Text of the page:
Why pancakes? 40 days? purple?

Why pancakes? 40 days? purple?

40 days?

Lent is the 40 days between Ash Wednesday and Easter Sunday, a time when Christians prepare and reflect, engage in spiritual journeys or pilgrimages, in preparation for Easter Sunday.

The number 40 is a special one in the stories contained in our Scriptures:
Jesus spent 40 days fasting in the wilderness after his baptism
Moses spent 40 days fasting before he received the 10 commandments
there were 40 days and nights of rain which flooded the earth in Noah’s time
the Hebrew people spent 40 years wandering the desert after escaping Egypt

Giving up? Fasting?

Some people give up something for Lent and donate the money saved to the Lent Appeal of the Uniting Church – https://fundraise.unitingworld.org.au/event/lent-event/home. Giving up something you enjoy like chocolate or dairy is similar to fasting as, each time you think about eating it, you remember why you’ve given it up.

Others might sign up for a Bible study – Manningham is offering 3 options for study this year – or a commitment to pray each day – you can sign up for daily emails from Common Grace here: https://www.commongrace.org.au/jesus_says_i_am?utm_campaign=lent_launch_2020&utm_medium=email&utm_source=commongrace

Shrove Tuesday?

Lent is traditionally the time when Christians fast and so the day before Ash Wednesday, called Shrove Tuesday, is when all the eggs and dairy was used up before the fasting began. English speaking countries often call it Pancake Day and hold fundraising pancake drives. We do this for what used to be called the Uniting Church’s Share Appeal but which is now simply ‘Uniting’ – https://victas.pancakeday.com.au/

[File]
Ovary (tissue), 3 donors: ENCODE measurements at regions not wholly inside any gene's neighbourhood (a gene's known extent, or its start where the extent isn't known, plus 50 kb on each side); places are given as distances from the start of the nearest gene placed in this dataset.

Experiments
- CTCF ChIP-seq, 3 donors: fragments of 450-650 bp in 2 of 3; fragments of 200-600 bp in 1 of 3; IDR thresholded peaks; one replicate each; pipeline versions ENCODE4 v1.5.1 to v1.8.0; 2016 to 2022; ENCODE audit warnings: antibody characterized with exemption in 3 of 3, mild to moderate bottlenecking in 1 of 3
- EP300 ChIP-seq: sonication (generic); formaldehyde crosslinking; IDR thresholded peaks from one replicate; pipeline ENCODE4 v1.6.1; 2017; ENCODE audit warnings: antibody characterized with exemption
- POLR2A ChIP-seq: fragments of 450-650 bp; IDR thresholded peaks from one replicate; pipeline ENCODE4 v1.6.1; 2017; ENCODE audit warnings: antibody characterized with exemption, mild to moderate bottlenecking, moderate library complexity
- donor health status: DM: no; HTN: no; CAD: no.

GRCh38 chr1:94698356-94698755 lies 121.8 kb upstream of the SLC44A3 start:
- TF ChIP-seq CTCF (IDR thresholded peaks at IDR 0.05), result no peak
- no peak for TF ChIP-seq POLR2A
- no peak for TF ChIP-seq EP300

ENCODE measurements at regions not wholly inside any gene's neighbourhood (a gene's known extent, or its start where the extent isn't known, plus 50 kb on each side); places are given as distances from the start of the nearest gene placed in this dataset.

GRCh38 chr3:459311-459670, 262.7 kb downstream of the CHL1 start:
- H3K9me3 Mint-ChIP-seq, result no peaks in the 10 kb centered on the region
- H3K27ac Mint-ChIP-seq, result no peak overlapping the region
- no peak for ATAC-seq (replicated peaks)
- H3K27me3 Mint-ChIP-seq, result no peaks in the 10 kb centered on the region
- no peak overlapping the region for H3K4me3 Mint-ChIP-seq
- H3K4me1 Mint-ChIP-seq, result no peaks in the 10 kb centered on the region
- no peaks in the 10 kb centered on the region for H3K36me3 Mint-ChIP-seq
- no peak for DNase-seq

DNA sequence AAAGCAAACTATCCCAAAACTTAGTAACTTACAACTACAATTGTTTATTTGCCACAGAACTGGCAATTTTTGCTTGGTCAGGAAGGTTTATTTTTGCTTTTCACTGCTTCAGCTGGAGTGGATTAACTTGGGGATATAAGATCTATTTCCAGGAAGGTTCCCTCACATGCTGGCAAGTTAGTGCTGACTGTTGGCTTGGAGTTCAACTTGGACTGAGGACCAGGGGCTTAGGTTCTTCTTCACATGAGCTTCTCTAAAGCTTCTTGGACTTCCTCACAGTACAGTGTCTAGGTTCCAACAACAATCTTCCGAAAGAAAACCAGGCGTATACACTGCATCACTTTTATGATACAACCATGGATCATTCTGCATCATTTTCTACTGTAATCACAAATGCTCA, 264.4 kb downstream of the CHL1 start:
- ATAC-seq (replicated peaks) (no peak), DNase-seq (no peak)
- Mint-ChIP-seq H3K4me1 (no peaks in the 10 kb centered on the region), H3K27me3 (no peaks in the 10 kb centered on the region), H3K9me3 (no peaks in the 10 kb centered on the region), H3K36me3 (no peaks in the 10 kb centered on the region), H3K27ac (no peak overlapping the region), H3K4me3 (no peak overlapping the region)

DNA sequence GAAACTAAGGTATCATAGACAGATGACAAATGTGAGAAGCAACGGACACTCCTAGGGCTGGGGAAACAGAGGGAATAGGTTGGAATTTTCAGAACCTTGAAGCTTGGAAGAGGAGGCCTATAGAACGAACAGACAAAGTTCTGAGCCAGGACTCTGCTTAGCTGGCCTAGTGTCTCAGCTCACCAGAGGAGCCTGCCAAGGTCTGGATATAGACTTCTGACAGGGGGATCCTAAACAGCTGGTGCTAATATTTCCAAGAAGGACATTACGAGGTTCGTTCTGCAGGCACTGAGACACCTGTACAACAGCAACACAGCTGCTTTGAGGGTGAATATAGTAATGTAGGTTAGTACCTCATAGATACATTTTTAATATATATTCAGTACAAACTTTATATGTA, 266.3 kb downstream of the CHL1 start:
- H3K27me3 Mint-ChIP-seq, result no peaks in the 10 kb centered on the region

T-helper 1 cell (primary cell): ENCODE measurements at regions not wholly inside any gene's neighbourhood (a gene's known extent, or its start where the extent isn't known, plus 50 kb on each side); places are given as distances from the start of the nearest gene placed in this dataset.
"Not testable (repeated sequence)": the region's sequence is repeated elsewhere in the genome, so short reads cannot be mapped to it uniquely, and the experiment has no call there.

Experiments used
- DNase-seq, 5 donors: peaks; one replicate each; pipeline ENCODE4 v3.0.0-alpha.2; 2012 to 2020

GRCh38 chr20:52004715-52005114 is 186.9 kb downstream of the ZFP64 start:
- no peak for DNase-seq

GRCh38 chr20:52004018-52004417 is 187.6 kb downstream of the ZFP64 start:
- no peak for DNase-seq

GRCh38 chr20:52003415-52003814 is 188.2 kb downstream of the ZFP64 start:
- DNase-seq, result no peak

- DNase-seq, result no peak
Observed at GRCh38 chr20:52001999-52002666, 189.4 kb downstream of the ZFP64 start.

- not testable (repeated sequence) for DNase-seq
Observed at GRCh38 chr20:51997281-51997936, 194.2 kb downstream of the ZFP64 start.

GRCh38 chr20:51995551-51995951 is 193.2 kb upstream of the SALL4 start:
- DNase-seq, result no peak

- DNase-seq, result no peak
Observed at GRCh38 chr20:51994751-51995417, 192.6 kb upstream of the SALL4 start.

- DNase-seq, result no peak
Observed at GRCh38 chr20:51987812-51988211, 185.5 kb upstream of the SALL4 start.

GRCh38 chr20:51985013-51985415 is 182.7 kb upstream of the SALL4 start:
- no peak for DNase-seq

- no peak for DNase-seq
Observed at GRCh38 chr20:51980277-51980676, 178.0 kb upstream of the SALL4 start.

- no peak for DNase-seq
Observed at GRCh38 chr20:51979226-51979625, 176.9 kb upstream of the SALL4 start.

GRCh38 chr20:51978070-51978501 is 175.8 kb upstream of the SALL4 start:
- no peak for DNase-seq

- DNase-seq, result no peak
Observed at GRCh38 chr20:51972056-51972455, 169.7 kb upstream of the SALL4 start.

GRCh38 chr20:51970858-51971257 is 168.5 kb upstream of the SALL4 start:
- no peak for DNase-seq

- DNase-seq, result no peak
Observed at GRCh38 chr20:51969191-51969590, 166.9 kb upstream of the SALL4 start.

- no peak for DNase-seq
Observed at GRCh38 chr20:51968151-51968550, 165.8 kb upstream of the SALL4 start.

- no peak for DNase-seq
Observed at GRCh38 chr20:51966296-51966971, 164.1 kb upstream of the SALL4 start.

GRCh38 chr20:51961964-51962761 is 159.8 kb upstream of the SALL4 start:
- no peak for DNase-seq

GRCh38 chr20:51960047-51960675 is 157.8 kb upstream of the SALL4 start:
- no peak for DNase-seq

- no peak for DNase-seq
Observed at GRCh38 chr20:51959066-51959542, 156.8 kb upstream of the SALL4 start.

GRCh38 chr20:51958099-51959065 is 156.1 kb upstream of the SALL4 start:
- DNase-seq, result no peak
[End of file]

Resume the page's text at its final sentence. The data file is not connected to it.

In some countries, Shrove Tuesday is called Fat Tuesday because of the fatty ingredients people were using up, or Mardi Gras which is a carnival celebration when people eat loads and have a party before they fast and give up everything they enjoy for Lent. ‘Shrove’ is from the word ‘shriven’ which refers to Christians confessing their sins and being forgiven by God so that they were ‘shriven’ before Ash Wednesday.

Ash Wednesday?

This marks the beginning of Lent and it’s a time to pause and reflect on our lives and how we live in creation and with others. It’s a time for Christians to think about changes we can make to ensure we are living God’s way rather than our own.
Worship services are held to mark this beginning.

The ashes – created by burning the previous year’s Palm Sunday branches – are used to make the sign of the cross on the foreheads or backs of hands of worshippers. This is an ancient tradition and very symbolic. Some people believe it represents the prophets who, when they were telling people to turn back to God, would throw ash over themselves as a form of lament and sorrow.

We will be holding 2 services this year with ashes – a reflective intergenerational service at 7pm on Ash Wednesday at Atkinson Street, and a communion service the next day at 11.30am at Westfield Drive. Both will use some of our ancient rituals which we will reimagine.

Lent studies?

Lent studies help us to focus on God and reflect on the way we live our lives. This year, we are studying Holy Habits by Rev Andrew Roberts. This is a book about spiritual disciplines and how we can incorporate them into our lives, and why. We are offering Monday mornings 10-12, Monday evenings 7-9pm, Tuesday afternoons 1-3pm, all at Westfield Drive. The cost is $5.

We won’t have time to study the whole book so we’ll will focus on particular disciplines. The book is $20 from Gwyn if you’d like to buy a copy but we will have the resources for the study each week. Please sign up for this so I know numbers either with Gwyn or the hub – info@manninghamuc.org

Why purple?

Purple is the colour of royalty – it was incredibly expensive to produce the dye and it worn by Roman Emperors. It’s also a colour for mourning and grief. So it reflects the royalty of God but also the grief of Good Friday. During Lent, my stole will be purple as will the banners in the church.